At 88 years of age, it is not everyone who can still change their shoes standing up. Herbert Linge can. With one hand propped on a bale of straw, he pulls the old loafer from his right foot and slips on a “brand new” old racing shoe. Then comes the left. They are quite special shoes – made by his old friend Francesco “Ciccio” Liberto. The shoemaker from Cefalù knows almost all of the old warriors, and many racing drivers had tailor-made, soft, slim pairs made by the gifted leather worker years ago. Linge had three pairs.
Two of them wore out in endless high-speed battles, but one pair he has preserved. So far he has worn them just one time – for the film shoots for Steve McQueen’s epic “Le Mans”. And now again today: Once more he is driving an original section of the Targa Florio, once the wildest and most dangerous road race in the world. In an old, distinguished car – the Porsche 718 RS 60 Spyder. For special occasions some people like to slip on a suit and tie – Linge prefers his new old shoes.
Everyone is feeling a sense of occasion – not just Linge, but also Gijs van Lennep (76), Günther Steckkönig (80) and Vic Elford (81). The team at the Porsche Museum have managed to bring these four Targa Florio legends back together in Sicily once more for the 110th anniversary of the “Targa” and the 60th anniversary of the first Porsche Targa victory (Umberto Maglioli in the 550 A Spyder). An ideal opportunity to reunite them with some old racing cars and let them again breathe in the scent of leaded petrol, olive trees and delicious pizzas. And also to step on the gas – on the stretch between the buildings still standing at the start and finish line near Cefalù and the first of the larger locations on the route, Cerda.
At the time, Linge never actually drove the 718 RS 60 Spyder, but he gets to grips with the precious racing car at once. The basis of the Spyder is the 718 RSK. Due to a new technical regulation, the cockpit had to be changed, which was only possible with an extended and widened tubular steel frame. The added weight was balanced out by means of lighter wheels and magnesium brake drums. The vehicle was launched in 1960 in the World Sportscar Championship; at the “Targa” of that year two 718 RS Spyders came in first and third. But the vehicle was truly in its element in the mountains: Heini Walter from Switzerland won the European Hill Climb Championship in it in 1960 and 1961.
Chatting with Linge while he is driving the Spyder only proves to be difficult if you are unfamiliar with the Swabian dialect of southwestern Germany. “The first time I was here was in 1959,” he recalls, “and the cars proved to be extremely reliable from the outset.” In ten races, Linge was never able to get a win and came in second “only” twice; “but I always came in!” The racing director at the time, Huschke von Hanstein, always wanted to go to the “Targa”, to show what the little cars from Stuttgart had in them: And this was not just any old race... But nor was Linge just any old Porsche employee. Born in Weissach, as an apprentice mechanic he became Porsche employee number 13, as his company ID still shows today. He always remained loyal to the company, occupying various positions, founding the ONS safety crew and becoming its technical director. Up until he 1993, he still managed the Carrera Cup.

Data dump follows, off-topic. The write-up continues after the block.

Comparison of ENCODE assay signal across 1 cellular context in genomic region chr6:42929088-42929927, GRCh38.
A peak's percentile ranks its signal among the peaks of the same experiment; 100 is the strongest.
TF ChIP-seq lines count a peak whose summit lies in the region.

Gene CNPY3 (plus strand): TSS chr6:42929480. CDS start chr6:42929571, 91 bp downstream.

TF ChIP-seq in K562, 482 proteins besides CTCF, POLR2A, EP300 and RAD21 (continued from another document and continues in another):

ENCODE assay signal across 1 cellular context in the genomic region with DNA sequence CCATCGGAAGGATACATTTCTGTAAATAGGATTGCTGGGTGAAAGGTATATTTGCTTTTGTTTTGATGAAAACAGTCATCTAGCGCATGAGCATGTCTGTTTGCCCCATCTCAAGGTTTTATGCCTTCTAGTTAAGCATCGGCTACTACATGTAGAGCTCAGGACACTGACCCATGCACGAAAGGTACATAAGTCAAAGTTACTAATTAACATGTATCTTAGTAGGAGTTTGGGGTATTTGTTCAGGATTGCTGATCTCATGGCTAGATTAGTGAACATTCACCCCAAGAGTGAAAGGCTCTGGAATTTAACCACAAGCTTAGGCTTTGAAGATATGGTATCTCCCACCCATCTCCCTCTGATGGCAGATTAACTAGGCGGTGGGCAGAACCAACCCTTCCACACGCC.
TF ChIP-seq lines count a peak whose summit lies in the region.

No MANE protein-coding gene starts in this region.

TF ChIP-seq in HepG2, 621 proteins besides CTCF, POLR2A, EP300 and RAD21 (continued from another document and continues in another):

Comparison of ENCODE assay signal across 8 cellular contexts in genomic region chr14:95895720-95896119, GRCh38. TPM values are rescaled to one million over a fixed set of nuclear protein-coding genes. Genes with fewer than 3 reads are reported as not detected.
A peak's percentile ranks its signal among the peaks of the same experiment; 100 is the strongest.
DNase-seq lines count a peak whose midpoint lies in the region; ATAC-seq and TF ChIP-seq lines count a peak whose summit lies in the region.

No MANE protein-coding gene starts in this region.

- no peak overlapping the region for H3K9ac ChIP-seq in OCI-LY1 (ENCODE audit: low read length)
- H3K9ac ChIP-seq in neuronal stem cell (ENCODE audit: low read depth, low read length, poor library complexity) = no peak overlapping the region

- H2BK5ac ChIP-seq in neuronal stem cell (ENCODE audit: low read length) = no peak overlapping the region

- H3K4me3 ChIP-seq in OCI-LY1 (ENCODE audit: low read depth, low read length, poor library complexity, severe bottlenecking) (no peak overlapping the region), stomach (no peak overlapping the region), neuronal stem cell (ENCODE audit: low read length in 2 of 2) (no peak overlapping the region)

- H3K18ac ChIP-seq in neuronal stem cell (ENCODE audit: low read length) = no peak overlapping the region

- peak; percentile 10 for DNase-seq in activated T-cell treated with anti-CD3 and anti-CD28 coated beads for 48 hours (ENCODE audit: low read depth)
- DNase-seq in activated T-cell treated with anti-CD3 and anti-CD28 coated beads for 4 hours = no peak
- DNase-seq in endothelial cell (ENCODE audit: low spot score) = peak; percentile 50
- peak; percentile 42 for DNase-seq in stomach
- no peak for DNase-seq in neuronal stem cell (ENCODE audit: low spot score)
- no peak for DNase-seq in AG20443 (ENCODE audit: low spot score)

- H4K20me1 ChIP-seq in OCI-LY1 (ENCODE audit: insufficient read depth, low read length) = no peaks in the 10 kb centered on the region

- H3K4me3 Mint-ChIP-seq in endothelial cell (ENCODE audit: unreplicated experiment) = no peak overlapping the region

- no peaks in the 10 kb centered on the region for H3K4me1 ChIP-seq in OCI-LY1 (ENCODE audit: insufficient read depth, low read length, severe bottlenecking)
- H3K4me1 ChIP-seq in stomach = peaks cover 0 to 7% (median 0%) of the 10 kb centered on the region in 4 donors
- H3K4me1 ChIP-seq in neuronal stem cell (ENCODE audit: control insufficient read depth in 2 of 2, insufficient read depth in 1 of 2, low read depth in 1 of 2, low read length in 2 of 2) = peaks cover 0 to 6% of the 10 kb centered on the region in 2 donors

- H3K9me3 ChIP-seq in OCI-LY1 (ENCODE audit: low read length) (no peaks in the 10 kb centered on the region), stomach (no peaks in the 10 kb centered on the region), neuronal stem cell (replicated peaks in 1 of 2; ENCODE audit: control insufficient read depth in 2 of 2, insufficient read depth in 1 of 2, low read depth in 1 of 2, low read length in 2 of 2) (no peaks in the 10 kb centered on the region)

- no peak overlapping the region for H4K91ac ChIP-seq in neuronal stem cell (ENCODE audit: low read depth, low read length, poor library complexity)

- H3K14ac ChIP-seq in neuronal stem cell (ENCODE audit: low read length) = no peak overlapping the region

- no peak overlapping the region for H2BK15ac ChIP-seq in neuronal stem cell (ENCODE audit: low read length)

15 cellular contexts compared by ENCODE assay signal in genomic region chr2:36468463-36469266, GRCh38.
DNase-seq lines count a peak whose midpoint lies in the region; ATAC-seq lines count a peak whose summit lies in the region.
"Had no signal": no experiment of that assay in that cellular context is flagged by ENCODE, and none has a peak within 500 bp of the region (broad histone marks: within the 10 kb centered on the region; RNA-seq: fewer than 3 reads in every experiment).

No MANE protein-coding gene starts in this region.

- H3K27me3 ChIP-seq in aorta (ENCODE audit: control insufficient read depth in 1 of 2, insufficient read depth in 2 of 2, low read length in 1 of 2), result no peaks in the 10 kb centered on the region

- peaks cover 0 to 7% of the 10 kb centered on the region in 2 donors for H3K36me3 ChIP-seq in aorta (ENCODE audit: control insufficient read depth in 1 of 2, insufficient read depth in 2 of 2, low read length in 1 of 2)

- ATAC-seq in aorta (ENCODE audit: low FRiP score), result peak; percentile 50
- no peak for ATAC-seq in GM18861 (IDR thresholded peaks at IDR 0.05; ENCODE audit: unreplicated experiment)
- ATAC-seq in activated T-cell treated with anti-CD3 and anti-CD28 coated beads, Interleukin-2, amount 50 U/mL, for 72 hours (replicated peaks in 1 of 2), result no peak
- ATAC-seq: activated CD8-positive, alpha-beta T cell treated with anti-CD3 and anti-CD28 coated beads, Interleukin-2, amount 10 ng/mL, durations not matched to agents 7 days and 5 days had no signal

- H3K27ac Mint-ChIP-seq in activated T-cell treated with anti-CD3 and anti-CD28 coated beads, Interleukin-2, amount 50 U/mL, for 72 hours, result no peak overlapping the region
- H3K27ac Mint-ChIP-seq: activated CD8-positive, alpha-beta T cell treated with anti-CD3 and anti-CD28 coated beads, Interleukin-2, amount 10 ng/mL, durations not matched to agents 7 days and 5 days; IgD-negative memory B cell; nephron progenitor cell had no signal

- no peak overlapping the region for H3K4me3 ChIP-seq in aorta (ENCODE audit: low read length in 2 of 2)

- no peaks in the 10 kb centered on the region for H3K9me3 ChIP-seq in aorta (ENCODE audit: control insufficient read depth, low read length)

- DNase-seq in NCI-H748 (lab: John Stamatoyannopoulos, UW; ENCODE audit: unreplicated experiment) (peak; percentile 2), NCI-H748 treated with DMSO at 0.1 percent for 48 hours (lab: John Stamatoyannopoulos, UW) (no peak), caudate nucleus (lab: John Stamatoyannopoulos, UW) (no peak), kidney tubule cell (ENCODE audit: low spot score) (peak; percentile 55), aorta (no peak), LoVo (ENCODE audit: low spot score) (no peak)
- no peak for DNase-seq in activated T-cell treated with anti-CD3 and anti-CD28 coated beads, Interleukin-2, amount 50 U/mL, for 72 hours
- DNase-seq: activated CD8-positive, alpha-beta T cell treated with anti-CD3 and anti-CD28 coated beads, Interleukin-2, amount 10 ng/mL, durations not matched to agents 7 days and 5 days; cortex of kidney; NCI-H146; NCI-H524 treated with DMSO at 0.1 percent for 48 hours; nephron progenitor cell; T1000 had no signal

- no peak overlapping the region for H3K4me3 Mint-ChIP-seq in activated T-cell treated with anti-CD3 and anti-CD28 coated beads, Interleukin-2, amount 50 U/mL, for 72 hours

From 1954 to 1970, he took up the racing wheel himself. In 1954, he drove the Porsche 550 Spyder in the Mille Miglia, winning his class and coming sixth overall, won the Liège-Rome-Liège Rally in a 356 SL, came second in the Tour de France in the 550 Spyder and took fourth place in the Carrera Panamericana in the same vehicle. 1961 saw him racing in the Targa Florio for the first time in the 356 B Carrera GTL Abarth. In 1963, he came third overall there (and first in his class) in the famous “Dreikantschaber” (“triangular scraper”) 356 B Carrera GT. In 1964, he came in fourth overall in Le Mans in the Porsche 904, and repeated the achievement in 1965. Overall, Linge secured a phenomenal 90 class victories for Porsche.
If Linge has remained a humble man, Günther Steckkönig is even more so. It is with an almost Prussian upright bearing that the Swabian with the striking walrus moustache takes his seat behind the wheel of the Porsche 356 B 1600 Carrera GTL Abarth; with lean arms he powers the last co-production between Abarth and Porsche up the mountain. The vertical shaft engine whines for speed, and Steckkönig provides it. Conversation is only possible coming up to bends or when he has to slow down because another participant has been damaged. The sound of the Porsche is infernal – beautifully infernal, but infernal nonetheless. Steckkönig is having a wonderful time – back in the day, he was never quite sure whether he was an engineer who raced or a racing driver who did engineering. For him, Sicily is a great world where he first raced in 1971.
His life at Porsche began in 1953. Originally from the town of Degerloch, he was at that time one of the first eight apprentices with the sportscar manufacturer; afterwards, he attended the technical school in Stuttgart. His occupation was what we call a “test driver”. For 30 years in total, he worked in road tests for Porsche, introduced Formula Vee together with Huschke von Hanstein and drove almost all the racing cars that Porsche set on wheels at the time. In 1968, he received his first works assignment – and in return delivered second place in the Marathon de la Rout on the Nürburgring in the Porsche 911 R. In 1970, he became the overall winner among the GT sportscars at the Österreich-Ring in the 914/6. In 1976, he came in a sensational seventh place in Le Mans in the 908/03. He competed in the Targa Florio three times: in 1971 in the Porsche 914/6 GT, in 1972 in a 911 S (class winner and sixth overall despite an accident) and in 1973 in a Carrera RSR. “The spectators were always particularly friendly here,” he explains, when the Fuhrmann engine lets him; “extremely enthusiastic even – you didn’t get that anywhere else.”